KZN community up in arms after taxi conductor beaten to death

2017-09-15 18:25
The KwaDukuza community protesting outside the KwaDukuza Magistrate's Court. (Supplied)

The KwaDukuza community protesting outside the KwaDukuza Magistrate's Court. (Supplied)

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Durban – A North Coast community has rallied together for justice after a young taxi conductor, who has been described as a sociable, kind man, was brutally beaten to death.

The KwaDukuza community, located about an hour north of Durban, turned up in their numbers outside the KwaDukuza Magistrate’s court on Thursday for the appearance of murder suspects Ruvaal Mudali, 22, and Preston Naidoo, 24.

A third suspect cannot be named because he is a minor.

The three allegedly ganged up on 24-year-old Dillion Puckree near a local pub in the suburb of Stanger Manor over the weekend, punching, kicking and stamping on him, even after his body was motionless. Puckree, who was out celebrating a friend’s birthday, later died in hospital.

No bail

Magistrate Shoba Maharaj denied the men bail after receiving submissions from the community, including the Glenhills Community Policing Forum (CPF).

In a letter to the court, residents called for justice, saying Puckree's murder had shocked the tight knit group of locals. They said his death was both "callous" and "brutal".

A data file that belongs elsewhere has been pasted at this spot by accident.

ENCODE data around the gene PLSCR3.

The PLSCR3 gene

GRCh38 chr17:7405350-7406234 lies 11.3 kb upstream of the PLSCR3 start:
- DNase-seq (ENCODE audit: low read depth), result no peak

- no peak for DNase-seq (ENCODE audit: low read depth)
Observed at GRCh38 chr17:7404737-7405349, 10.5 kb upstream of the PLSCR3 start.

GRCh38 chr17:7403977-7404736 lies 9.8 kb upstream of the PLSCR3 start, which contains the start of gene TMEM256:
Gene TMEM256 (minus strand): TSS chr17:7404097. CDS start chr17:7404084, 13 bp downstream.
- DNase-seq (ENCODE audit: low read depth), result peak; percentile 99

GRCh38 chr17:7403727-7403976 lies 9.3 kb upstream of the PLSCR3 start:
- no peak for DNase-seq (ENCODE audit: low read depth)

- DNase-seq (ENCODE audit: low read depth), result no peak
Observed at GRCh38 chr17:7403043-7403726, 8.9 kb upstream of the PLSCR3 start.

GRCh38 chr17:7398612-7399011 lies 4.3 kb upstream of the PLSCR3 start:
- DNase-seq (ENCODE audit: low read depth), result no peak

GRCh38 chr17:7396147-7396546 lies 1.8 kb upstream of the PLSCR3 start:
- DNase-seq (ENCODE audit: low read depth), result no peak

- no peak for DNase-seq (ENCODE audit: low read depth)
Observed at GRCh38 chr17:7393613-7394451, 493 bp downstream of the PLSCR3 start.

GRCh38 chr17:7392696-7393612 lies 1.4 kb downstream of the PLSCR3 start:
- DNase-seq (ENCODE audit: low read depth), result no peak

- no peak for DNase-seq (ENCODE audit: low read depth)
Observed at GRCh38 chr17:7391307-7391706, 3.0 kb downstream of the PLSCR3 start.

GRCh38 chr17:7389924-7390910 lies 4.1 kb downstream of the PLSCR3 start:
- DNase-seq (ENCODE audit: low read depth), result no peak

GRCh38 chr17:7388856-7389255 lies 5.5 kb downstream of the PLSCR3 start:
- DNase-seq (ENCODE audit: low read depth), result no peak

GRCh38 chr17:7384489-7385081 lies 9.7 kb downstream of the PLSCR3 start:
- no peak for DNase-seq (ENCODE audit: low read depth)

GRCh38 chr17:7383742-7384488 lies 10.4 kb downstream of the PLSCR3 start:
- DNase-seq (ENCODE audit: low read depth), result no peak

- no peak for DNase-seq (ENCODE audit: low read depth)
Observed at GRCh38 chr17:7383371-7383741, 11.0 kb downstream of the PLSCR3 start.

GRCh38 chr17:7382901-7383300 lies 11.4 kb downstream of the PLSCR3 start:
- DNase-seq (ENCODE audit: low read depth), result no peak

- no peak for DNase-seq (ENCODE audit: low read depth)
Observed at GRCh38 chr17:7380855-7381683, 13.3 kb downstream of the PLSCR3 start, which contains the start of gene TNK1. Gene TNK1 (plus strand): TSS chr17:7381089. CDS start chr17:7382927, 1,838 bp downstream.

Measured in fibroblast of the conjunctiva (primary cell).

Puckree, who lived with his mother and younger sister, was the chief breadwinner for his family.

Speaking to News24 on Friday, Glenhills CPF chairperson Clinton Gumede said Puckree’s death had angered the community.

    The KwaDukuza community protesting outside the KwaDukuza Magistrate's Court. (Supplied)

"The area Dillon is from is considered a poor area, while the people who murdered him are more privileged. It has, however, become bigger than that now. This has brought all our communities together, because of how brutal his death was. It is now about justice, nothing else."

'Have we become animals?'

Gumede said that there were a number of witnesses, some who also attempted to stop the men from beating Puckree.

"When people saw what was happening, they went to stop this. They have seen the brutality. We are angry and if we fail with this case, then we fail ourselves."

Gumede added that it was time that murders stopped countrywide.

"Have we become animals? How can you keep beating someone like this? Is it right? We cannot call ourselves human if this is how we behave. Dillon was a kind, gentle, sociable young man who was always willing to help others. He was a people’s person."

He added: "We do not want the justice system to fail us."

Gumede said the community would hold a vigil for Puckree next week.

The suspects will appear again in court on September 21.

Read more on:    durban  |  crime

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